Sunak says no Islamophobia issues in Tory party despite Anderson remarks

<span>Lee Anderson lost the Conservative whip on Saturday after his comments about Sadiq Khan.</span><span>Photograph: Toby Melville/Reuters</span>
Lee Anderson lost the Conservative whip on Saturday after his comments about Sadiq Khan.Photograph: Toby Melville/Reuters

Rishi Sunak has denied that the Conservative party has a problem with Islamophobia after Lee Anderson’s comments about Sadiq Khan, continuing to label them as “wrong” rather than prejudiced.

During a round of BBC local radio interviews to promote spending moved from HS2 to local transport projects, the prime minister was quizzed on Anderson’s claim that the London mayor, Sadiq Khan, was controlled by Islamists, remarks for which he lost the Conservative whip.

Asked on Radio York if his party had Islamophobic tendencies, he replied: “No, of course it doesn’t. And I think it’s incumbent on all of us, especially those elected to parliament, not to inflame our debates in a way that’s harmful to others.”

Speaking to Radio Humberside, Sunak rejected the idea that the Conservatives used a de facto hierarchy of racism in which antisemitism was condemned but Islamophobia was allowed to run unchecked.

“I believe racism or prejudice of any kind is completely unacceptable, and we must stamp it out,” Sunak said, not mentioning the specific idea of anti-Muslim prejudice.

Related: Muslim group calls for Tory inquiry into party’s ‘structural Islamophobia’

In comments that run notably contrary to those of Anderson, the former Tory party vice-chair, and Suella Braverman, the former home secretary, who argued last week that Islamists were now “in charge”, Sunak said the UK was the “most successful multi-ethnic democracy in the world”.

He went on: “That’s because we have a way of doing these things, of respecting everyone, and at the same time ensuring that everyone integrates into our community and subscribes to a common set of British values.

“And that’s why, as I said, racism or prejudice of any kind is completely unacceptable.”

Sunak’s refusal to engage with the specific idea of anti-Muslim prejudice – which follows the refusal of Mark Harper, the transport secretary, in his own round of media interviews on Monday morning, to say whether Anderson had been racist – is likely to increase concern among some Tories.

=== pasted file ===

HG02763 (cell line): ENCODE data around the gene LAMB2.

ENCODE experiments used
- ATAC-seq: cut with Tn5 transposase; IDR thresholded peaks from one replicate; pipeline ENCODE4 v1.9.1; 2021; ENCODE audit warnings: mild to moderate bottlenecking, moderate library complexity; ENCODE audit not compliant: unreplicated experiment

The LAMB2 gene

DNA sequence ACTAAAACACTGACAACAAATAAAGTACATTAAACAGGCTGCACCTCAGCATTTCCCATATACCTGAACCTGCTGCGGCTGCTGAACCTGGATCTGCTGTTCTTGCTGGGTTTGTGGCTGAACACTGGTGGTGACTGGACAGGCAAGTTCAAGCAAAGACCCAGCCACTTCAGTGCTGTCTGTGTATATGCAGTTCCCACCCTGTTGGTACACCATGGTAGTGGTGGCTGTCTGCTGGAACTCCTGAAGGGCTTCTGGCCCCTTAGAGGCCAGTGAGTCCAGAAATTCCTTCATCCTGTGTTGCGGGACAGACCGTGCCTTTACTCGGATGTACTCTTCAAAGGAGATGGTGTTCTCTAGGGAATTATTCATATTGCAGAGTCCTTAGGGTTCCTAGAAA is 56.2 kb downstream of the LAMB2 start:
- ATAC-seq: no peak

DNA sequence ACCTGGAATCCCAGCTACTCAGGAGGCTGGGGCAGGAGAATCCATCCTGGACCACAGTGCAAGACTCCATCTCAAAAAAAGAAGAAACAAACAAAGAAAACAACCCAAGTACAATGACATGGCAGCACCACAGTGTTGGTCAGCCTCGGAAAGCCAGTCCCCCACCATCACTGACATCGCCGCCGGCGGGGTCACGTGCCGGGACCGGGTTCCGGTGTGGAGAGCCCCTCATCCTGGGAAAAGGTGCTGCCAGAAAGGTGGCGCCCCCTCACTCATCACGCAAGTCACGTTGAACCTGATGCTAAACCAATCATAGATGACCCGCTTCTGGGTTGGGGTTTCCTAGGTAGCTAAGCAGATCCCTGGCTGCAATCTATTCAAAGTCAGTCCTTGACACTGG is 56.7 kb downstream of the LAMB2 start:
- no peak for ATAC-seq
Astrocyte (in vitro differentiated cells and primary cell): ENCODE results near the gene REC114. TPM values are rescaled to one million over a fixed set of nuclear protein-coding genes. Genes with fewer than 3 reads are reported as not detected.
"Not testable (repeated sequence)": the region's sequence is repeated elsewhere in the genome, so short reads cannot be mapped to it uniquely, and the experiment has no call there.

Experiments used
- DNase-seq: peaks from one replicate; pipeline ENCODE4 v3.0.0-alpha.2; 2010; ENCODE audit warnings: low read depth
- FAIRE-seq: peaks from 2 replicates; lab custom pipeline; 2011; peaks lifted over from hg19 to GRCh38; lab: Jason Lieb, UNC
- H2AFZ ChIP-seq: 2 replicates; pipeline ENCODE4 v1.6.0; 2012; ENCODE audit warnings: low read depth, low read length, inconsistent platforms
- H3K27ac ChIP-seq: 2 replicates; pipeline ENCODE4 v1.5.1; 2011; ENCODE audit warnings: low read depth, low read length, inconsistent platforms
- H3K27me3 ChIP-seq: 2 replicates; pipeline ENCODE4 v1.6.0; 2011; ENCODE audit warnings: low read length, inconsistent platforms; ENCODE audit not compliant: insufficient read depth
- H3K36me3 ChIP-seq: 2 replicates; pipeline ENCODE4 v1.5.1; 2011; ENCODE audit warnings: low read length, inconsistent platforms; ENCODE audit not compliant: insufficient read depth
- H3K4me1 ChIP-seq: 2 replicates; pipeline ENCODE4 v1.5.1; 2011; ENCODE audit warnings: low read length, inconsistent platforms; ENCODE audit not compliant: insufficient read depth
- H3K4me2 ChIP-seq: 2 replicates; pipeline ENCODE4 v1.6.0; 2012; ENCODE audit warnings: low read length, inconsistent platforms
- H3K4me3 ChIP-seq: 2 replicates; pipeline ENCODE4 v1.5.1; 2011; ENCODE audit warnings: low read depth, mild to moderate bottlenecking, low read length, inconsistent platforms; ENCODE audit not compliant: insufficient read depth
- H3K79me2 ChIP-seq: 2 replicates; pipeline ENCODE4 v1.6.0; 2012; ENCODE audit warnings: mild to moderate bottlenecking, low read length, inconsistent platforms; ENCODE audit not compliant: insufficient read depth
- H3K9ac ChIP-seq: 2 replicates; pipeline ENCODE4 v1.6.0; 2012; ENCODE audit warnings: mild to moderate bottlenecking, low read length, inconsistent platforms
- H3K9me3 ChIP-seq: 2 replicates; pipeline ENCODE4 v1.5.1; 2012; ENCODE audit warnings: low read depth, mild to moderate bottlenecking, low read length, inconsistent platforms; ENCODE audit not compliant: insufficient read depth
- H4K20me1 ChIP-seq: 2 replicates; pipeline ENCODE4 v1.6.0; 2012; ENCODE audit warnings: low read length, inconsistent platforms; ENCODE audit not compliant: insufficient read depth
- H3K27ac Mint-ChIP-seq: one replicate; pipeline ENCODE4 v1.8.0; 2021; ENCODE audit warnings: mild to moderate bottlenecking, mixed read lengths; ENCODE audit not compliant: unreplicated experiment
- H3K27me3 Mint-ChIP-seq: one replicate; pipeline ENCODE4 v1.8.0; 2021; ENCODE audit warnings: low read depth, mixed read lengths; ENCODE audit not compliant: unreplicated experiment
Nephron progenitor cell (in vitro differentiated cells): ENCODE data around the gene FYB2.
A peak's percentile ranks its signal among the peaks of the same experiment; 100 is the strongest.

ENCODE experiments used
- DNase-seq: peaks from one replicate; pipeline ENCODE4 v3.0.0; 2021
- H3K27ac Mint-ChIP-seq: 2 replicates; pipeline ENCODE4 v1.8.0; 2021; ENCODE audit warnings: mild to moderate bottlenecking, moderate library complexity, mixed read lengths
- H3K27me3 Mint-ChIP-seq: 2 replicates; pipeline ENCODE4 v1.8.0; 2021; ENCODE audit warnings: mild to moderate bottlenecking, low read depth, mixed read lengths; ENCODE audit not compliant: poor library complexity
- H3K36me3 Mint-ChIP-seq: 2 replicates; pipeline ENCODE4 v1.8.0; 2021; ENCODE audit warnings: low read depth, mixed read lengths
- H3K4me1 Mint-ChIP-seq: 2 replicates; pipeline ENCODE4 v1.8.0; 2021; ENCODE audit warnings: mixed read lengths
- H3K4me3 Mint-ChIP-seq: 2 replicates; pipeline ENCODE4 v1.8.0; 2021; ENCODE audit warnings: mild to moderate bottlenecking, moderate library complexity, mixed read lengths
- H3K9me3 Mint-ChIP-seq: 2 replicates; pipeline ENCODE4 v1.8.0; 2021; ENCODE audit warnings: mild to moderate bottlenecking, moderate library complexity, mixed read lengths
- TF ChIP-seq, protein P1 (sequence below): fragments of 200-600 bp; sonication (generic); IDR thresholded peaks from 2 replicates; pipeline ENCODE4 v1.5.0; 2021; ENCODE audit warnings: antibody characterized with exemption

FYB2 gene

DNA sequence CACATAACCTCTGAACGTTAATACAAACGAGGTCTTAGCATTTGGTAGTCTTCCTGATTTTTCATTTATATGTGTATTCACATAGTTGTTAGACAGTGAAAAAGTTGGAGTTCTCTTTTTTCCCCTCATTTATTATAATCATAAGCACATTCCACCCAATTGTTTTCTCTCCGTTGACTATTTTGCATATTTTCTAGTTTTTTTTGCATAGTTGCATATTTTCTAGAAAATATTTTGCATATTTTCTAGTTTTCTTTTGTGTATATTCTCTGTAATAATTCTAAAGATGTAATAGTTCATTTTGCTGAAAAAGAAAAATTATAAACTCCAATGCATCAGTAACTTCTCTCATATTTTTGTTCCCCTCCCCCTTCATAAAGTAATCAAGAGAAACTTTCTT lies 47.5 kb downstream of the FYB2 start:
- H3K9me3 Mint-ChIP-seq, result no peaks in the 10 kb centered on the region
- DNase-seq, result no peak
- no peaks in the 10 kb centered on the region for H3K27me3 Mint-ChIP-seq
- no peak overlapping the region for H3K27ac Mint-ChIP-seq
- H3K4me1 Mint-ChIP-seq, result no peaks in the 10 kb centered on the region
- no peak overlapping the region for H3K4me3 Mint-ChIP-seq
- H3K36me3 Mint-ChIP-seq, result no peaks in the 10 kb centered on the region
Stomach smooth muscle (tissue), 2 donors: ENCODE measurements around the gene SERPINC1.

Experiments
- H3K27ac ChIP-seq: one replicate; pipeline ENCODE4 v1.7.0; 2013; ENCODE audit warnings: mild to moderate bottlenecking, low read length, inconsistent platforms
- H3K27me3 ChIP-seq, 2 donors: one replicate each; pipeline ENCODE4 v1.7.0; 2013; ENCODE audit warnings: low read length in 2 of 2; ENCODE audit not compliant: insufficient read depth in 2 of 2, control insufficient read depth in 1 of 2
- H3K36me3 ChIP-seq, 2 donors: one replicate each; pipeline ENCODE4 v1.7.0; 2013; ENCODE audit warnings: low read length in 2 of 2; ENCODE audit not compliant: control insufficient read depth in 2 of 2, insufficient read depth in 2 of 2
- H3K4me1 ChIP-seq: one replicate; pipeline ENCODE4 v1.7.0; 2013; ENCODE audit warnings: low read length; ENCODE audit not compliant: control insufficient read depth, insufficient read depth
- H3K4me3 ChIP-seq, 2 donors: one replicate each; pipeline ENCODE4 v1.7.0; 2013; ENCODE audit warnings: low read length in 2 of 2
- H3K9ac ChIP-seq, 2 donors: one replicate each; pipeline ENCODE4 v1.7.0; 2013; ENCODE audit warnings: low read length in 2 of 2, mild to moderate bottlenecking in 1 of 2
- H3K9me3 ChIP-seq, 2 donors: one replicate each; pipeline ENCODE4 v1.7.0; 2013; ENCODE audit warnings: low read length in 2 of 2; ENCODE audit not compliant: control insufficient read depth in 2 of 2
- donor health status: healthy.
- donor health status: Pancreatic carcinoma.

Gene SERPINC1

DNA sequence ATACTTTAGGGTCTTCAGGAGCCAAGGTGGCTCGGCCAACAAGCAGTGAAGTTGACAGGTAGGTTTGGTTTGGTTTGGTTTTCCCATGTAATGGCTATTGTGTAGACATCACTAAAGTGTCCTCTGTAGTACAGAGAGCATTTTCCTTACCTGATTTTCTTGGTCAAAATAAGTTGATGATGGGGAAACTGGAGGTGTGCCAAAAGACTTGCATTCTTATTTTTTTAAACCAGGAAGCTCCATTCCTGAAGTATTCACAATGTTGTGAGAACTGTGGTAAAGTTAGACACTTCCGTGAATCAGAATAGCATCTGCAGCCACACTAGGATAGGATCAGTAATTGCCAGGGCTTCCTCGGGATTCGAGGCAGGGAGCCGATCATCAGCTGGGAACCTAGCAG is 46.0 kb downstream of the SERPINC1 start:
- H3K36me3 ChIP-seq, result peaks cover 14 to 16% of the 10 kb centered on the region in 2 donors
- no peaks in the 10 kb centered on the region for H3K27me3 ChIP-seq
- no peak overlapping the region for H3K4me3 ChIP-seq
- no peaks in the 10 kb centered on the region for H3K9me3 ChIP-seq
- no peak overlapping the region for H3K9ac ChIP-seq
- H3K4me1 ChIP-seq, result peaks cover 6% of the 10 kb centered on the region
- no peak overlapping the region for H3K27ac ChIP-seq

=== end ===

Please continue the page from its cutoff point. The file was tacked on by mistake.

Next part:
Sayeeda Warsi, the Conservative peer who was a cabinet minister in David Cameron’s government, told the Guardian on Sunday that Sunak needed to “find the language” to “call Islamophobia Islamophobia”.

“What is it about the prime minister that he can’t even call out anti-Muslim racism and anti-Muslim bigotry? Why can’t he just use those words?” she said.

Asked by Sky News whether Anderson’s description of Khan, including the claim he had “given our capital city away to his mates”, was motivated by prejudice against the mayor, who is Muslim, Harper refused to say.

“Well, it was wrong,” he said. “And I’m not going to get into arguing about the rights and wrongs. What he said was wrong, and in my book, wrong is a strong word.”

Harper indicated it was possible Anderson, who lost the Conservative whip on Saturday after his comments the previous evening on GB News, could return to the Tory fold if he apologised.

“That’s not a matter for me, that’s a matter for the chief whip,” Harper said. “I’ve been chief whip in the past. I’m not going to tell the chief whip how to do his job.”

He added: “[Anderson] said things about Sadiq Khan that weren’t true and that were quite wrong to say. He was given the opportunity to retract those comments and to apologise for them. He didn’t do so, so very clear, decisive leadership was taken and the whip has been removed really from him.”

Asked what message it would send to British Muslims if Anderson was given back the whip, Harper added: “I think … the firm and decisive leadership that took the whip away from him very quickly, when he refused to retract and apologise, sends a very strong message that we don’t tolerate people saying such things in the Conservative party.”